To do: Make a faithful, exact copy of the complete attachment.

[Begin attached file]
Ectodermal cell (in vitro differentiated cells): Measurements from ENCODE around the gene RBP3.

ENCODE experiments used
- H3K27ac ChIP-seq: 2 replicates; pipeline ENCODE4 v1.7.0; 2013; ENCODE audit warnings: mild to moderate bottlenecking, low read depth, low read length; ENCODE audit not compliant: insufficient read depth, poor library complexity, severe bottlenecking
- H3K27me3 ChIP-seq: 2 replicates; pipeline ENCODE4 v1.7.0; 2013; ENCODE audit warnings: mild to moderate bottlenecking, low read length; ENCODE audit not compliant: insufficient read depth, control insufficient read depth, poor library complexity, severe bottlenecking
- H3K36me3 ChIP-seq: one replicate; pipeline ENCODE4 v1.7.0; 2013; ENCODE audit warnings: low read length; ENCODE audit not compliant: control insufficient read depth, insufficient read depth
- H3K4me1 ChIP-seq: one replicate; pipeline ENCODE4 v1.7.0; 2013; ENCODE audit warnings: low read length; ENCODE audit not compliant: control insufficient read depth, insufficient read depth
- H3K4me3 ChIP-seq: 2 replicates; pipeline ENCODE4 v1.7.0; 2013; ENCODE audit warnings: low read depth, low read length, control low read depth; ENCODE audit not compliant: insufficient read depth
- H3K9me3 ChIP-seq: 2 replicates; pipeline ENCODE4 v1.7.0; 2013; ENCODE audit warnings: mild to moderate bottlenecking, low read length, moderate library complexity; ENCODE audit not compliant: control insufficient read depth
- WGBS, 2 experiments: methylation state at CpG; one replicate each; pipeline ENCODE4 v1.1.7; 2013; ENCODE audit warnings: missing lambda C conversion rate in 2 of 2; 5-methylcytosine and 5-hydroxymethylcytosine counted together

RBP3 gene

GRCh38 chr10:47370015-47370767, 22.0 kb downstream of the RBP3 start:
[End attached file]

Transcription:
Ectodermal cell (in vitro differentiated cells): Measurements from ENCODE around the gene RBP3.

ENCODE experiments used
- H3K27ac ChIP-seq: 2 replicates; pipeline ENCODE4 v1.7.0; 2013; ENCODE audit warnings: mild to moderate bottlenecking, low read depth, low read length; ENCODE audit not compliant: insufficient read depth, poor library complexity, severe bottlenecking
- H3K27me3 ChIP-seq: 2 replicates; pipeline ENCODE4 v1.7.0; 2013; ENCODE audit warnings: mild to moderate bottlenecking, low read length; ENCODE audit not compliant: insufficient read depth, control insufficient read depth, poor library complexity, severe bottlenecking
- H3K36me3 ChIP-seq: one replicate; pipeline ENCODE4 v1.7.0; 2013; ENCODE audit warnings: low read length; ENCODE audit not compliant: control insufficient read depth, insufficient read depth
- H3K4me1 ChIP-seq: one replicate; pipeline ENCODE4 v1.7.0; 2013; ENCODE audit warnings: low read length; ENCODE audit not compliant: control insufficient read depth, insufficient read depth
- H3K4me3 ChIP-seq: 2 replicates; pipeline ENCODE4 v1.7.0; 2013; ENCODE audit warnings: low read depth, low read length, control low read depth; ENCODE audit not compliant: insufficient read depth
- H3K9me3 ChIP-seq: 2 replicates; pipeline ENCODE4 v1.7.0; 2013; ENCODE audit warnings: mild to moderate bottlenecking, low read length, moderate library complexity; ENCODE audit not compliant: control insufficient read depth
- WGBS, 2 experiments: methylation state at CpG; one replicate each; pipeline ENCODE4 v1.1.7; 2013; ENCODE audit warnings: missing lambda C conversion rate in 2 of 2; 5-methylcytosine and 5-hydroxymethylcytosine counted together

RBP3 gene

GRCh38 chr10:47370015-47370767, 22.0 kb downstream of the RBP3 start: